Feeding Shim

Posted in Bee Tools, Neat Idea on October 26th, 2010

Shim with pail In an attempt to standardize my equipment, I have all my hives equipped with all medium supers. This allows me to switch frames between honey supers and brood boxes. It makes repairing equipment easier. This is not without problems. When it comes to feeding the standard pail feeder requires a deep or two mediums to be placed on top of the hive. I made a multi-purpose feeding shim. These have been around in different forms but can be used for feeding with the pail feeder, feeding pollen, sandwich baggie medication feeding, and some mite treatments.
I make mine about 2 inches high with two small cross bars.

Pail with superClose up of pail



Smoker fuel, Get it now.

Posted in Bees on October 22nd, 2010
Pine Needles

Pine Needles

Every time I light my smoker, I kick myself for not stocking up on smoker fuel. Now I am turning over a new leaf.  I am filling several of the large paper yard waste bags with pine needles. I find the best place to pick them up is the side of the roadway where they collect in piles. Trying to pick them up off the lawn or in the woods to too time consuming. The Staghorn Sumac Blossoms are also widely available.

When I am ready to use the smoker, I start with a sevearl peices of torn up egg cartons. I light this and add some small twigs. Once I have a base burning nicely, I add a layer of mostly pine needles and a few leaves. A Sumac Blossom will burn and smolder for a long time. It has been reported that burning Sumac will help knock down mites. I don’t think the small amount of Sumac smoke reaching the mites is enough to control them.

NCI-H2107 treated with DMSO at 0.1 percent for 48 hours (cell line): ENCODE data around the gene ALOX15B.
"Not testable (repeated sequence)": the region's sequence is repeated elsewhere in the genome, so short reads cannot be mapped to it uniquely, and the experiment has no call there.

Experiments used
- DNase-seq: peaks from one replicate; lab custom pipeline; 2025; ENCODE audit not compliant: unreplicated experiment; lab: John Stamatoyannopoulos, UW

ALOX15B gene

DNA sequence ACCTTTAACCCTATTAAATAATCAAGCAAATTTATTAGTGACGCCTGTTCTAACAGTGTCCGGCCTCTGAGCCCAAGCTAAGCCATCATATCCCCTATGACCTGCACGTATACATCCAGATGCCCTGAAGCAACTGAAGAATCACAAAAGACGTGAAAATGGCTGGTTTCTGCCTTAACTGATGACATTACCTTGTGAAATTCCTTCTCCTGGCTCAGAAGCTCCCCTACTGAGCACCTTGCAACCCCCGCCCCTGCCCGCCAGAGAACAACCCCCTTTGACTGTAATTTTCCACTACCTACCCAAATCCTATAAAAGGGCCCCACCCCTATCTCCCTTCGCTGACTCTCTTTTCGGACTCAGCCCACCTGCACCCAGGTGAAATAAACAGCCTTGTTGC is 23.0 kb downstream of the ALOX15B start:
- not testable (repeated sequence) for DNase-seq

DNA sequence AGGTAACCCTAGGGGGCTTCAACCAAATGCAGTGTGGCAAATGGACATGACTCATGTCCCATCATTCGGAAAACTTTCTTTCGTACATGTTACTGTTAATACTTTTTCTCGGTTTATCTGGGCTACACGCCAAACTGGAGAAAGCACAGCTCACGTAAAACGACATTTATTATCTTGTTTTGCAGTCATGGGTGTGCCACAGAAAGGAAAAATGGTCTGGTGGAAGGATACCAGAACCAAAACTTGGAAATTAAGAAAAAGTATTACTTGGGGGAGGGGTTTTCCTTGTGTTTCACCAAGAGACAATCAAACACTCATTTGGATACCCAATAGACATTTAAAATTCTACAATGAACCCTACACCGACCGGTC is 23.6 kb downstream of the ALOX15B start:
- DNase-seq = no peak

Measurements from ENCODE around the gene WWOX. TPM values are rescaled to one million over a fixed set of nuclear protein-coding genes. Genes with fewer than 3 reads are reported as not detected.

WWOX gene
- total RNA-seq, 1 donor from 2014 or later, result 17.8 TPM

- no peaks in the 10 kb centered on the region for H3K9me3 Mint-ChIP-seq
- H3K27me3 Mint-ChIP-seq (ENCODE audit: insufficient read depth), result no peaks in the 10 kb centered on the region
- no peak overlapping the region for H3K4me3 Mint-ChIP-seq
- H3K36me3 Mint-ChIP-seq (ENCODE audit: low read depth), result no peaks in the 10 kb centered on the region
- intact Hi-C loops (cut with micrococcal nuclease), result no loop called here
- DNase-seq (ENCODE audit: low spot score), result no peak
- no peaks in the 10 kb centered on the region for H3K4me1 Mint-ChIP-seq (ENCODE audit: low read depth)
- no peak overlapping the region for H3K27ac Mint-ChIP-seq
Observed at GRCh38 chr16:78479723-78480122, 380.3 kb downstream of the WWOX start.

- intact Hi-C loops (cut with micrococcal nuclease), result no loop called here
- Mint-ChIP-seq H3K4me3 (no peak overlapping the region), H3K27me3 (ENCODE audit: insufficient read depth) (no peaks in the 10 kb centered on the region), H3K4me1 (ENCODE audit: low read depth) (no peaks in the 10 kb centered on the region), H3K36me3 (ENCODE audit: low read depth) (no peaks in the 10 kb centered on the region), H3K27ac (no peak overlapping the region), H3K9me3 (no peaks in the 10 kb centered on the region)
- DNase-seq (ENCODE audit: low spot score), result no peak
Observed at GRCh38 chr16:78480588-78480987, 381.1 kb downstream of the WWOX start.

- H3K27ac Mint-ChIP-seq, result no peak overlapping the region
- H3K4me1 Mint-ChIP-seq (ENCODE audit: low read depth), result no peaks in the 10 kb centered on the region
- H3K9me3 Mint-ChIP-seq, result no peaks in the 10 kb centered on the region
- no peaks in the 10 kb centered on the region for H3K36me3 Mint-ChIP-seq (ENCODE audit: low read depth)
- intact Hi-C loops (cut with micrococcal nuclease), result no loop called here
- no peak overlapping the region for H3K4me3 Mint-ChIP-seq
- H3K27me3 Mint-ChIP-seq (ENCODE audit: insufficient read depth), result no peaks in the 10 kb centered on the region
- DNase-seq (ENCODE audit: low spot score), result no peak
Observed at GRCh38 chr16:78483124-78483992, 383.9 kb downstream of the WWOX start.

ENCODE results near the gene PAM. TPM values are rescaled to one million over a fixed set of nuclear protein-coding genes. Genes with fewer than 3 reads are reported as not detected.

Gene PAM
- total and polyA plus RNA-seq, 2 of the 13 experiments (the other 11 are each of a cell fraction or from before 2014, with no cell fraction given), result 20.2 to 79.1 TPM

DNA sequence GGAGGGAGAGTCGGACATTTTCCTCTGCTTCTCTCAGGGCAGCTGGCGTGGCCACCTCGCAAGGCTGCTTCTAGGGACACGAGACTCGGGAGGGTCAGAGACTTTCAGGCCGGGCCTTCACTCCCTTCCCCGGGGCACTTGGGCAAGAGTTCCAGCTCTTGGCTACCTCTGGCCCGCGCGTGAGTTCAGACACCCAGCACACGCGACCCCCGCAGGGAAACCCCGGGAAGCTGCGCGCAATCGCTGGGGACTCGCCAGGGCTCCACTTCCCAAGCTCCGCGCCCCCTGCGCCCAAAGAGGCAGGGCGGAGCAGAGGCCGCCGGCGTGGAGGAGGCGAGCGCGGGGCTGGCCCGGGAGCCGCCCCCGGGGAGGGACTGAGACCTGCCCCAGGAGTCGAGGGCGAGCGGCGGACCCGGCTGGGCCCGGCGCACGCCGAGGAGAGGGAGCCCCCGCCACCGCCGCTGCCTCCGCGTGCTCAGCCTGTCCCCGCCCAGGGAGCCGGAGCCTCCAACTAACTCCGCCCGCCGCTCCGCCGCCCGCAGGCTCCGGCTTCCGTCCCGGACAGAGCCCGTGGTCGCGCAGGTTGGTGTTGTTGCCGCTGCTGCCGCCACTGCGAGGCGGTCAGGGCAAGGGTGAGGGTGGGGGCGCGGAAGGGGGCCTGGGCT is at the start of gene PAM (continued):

Simple mouse guard

Posted in Bee Tools, Bees, Neat Idea on October 18th, 2010
Mouse Guard

Mouse Guard

Mice can cause huge problems in hives and can be hard to permanently get rid of. In early fall they will enter a hive and mark it with scent. Once a hive is marked the mouse will return in late fall and hide out until winter. They are bad house guests and make a huge mess inside of the hive.  I have been told mice can fit into the large hole with a standard entrance reducer. Small mice can fit into holes the size of a dime.  They build nests by eating part of the  comb of several frames and filling it with grass. If you check your bottom board during the winter and find a large amount of  wings and legs; there is a good chance you have a mouse. If temperatures are extremely low you may not be able to remove the mouse until spring.  I was fortunate enough to have a beekeeper friend give me one of these mouse guards when I  started beekeeping.  It is a simple and effective designed at almost no cost.

To “build” you cut hardware cloth (metal screen) the width of your entrance and about 7″ tall. One of 7″ sides are cut smooth. This will be the bottom. The top cut you with the small metal bits sticking out. They are sharp so watch out.  Then you bend it into a U, about 3″ from the smooth side. Then angle the top spikes facing up, about an inch in from the end. When I do this I use leather gloves and a piece of wood to help bending.

Mouse Guard side view

Mouse Guard Side View

Insert the guard into your hive with the exposed sharp points sticking up.  It should be a tight fit but not dig into the wood. The sharp points are designed to keep skunks away. When the skunk attempts to scratch the hive, their paws get cut on the spikes. Bees do not seem to mind the guard and I have watched bees carry pollen into the hive with no problem.

I gave this to a beekeeper who was finding a mouse in their hive every weekly inspection for a month. Once the guard was installed the mouse did not return.
UPDATE: The screen size is 1/2 inch and will get a little smaller when bent.